2.3The first sign of dementia is usually loss of short-term memory. Other symptoms and signs are as follows: Word-finding difficulty, Forgetting names, appointments, or whether or not the person has done something; Difficulty performing familiar tasks, Personality changes, Uncharacteristic behaviour, Mood swings, Poor judgment, Confusion, disorientation in unfamiliar surroundings.
Diagnosing dementia and which type of dementia someone has, is important. It will ensure that people can get the right support, treatments and plan for the future. The most commonly used memory test is the MMSE (mini mental state examination), although there are a range of other tests available. Because dementia usually gets worse over time, these tests may be repeated, perhaps every six to twelve months, to see if there are any changes in memory.
Other tests, including brain scans and blood tests could also be requested. On some occasions your doctor may arrange an EEG (brain wave test) if they suspect a rare form of dementia.
2.4The impact of receiving a diagnosis of dementia on the individual could cause numerous of emotions such as; confusion, shock and being frightened and quality of life, e.g. fear, feeling of lack of control, loss of dignity, loss of identity, lack of involvement, invasion of privacy, fear of losing own home, inability to communicate needs and preferences; social e.g. loss of friends, loss of community involvement, difficulty in dealing with own finances, attitudes of others; impact on health, e.g. increased risk of falls, nutrition, personal hygiene, reduced exercise; increased likelihood of abuse, e.g. emotional, neglect, physical, sexual, financial, increased likelihood of injury or harm.
The impact of receiving diagnosis of dementia on the individual’s family and friend can be very life changing. The partner could maybe feel they lose a sense of intimacy and closeness with the person with dementia.
The person with dementia may have been the main earner in the home and income may be significantly reduced.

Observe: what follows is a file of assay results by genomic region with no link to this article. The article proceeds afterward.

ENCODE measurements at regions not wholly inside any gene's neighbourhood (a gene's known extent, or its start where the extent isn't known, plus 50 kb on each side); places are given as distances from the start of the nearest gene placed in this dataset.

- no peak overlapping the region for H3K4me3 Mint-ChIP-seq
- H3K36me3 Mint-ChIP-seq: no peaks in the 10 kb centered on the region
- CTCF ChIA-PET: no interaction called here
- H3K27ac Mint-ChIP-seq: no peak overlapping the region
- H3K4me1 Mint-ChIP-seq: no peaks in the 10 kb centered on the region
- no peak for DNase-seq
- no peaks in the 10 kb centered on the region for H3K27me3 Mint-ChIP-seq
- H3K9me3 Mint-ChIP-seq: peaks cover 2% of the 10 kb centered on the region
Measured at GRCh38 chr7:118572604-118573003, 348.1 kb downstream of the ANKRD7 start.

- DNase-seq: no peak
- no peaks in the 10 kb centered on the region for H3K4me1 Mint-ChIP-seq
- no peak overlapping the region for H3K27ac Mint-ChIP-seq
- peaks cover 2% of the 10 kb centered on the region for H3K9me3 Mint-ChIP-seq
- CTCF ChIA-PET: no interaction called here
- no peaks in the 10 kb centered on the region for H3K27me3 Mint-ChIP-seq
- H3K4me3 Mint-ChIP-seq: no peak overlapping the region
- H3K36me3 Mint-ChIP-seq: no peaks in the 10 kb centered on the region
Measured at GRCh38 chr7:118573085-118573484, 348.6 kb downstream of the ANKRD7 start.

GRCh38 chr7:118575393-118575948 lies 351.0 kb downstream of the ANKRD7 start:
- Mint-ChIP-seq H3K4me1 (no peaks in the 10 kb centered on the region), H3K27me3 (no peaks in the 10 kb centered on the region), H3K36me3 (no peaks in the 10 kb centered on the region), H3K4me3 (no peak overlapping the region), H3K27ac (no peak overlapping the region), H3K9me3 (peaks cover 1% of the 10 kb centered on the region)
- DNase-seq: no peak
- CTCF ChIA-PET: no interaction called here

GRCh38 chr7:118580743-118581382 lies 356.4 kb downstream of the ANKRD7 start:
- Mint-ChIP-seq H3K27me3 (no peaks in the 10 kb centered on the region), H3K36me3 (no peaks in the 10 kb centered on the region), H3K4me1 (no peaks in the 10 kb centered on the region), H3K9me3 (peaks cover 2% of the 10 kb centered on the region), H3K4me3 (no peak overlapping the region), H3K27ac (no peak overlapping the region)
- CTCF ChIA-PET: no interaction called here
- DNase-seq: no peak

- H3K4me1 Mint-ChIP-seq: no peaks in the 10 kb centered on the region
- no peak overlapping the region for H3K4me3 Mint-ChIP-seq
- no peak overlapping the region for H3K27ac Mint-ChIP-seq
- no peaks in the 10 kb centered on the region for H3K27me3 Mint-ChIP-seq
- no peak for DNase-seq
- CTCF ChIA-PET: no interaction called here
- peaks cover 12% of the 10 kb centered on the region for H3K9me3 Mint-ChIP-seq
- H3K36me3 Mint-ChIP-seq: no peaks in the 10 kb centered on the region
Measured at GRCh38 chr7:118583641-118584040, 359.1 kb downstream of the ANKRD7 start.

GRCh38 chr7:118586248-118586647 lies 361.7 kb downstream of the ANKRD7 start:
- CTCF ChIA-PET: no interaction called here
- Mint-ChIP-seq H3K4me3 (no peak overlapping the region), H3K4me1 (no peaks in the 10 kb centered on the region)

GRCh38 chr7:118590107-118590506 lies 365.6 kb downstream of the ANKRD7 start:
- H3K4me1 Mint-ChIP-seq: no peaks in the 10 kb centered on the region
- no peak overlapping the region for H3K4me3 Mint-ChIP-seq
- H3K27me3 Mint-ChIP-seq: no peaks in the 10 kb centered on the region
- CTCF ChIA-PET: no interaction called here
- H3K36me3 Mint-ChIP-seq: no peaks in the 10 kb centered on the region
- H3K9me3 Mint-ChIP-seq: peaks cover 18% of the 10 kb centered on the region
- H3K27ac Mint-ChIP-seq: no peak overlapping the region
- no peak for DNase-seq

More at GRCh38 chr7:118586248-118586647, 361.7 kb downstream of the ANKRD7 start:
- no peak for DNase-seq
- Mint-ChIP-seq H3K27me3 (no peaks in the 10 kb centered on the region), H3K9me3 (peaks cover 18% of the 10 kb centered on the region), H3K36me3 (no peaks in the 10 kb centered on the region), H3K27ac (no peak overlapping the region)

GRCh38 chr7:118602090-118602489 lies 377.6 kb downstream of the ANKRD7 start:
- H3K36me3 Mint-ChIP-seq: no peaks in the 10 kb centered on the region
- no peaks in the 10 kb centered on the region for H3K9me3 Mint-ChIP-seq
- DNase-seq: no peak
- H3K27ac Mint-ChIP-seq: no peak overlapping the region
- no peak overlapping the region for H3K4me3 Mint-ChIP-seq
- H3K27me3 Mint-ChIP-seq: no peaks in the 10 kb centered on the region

Family, friends and others find that they become socially isolated. After diagnosis, they may avoid other family members or friends because they do not know how or what to tell others. They may feel trapped, with very little opportunity to have any time to themselves.
There may be conflict within a family or circle of friends. Family and friends may stop calling by phone or visiting because they do not acknowledge or understand changes in the person with dementia. This would lead to the loss of a vital support network.
Some family friends and others significate to the person with dementia lose confidence as they try to take on a role for which there has been little preparation. This can lead to other problems such as depression or anxiety. Even after relinquishing their role they complain about a lack of confidence.
3.1A good care home will follow the principles of person-centred care. This approach aims to see the person with dementia as an individual, rather than focusing on their illness or on abilities they may have lost. By the time the person with dementia needs care; they’ve been stripped of a lot of their dignity, are surrounded by strangers and are very confused by the world around them, which can lead to problem behaviour. Person centred caring is about maintaining the person’s dignity. It’s about learning what things the patient responds well to, and treating them like a human being Instead of treating the person as a collection of symptoms and behaviours to be controlled, person-centred care considers the whole person, taking into account each individual’s unique qualities, abilities, interests, preferences and needs. Person-centred care also means treating residents with dementia with dignity and respect.
You can give a resident person-centred care when delivering care that is personalised and constructed specifically to a patient that is treated as an individual rather than a person with just a common type of illness. The approach of the management is rather centralised on preserving the person’s dignity and preservation of a quality life instead of simply administration of medications and following a set of routine management for the condition.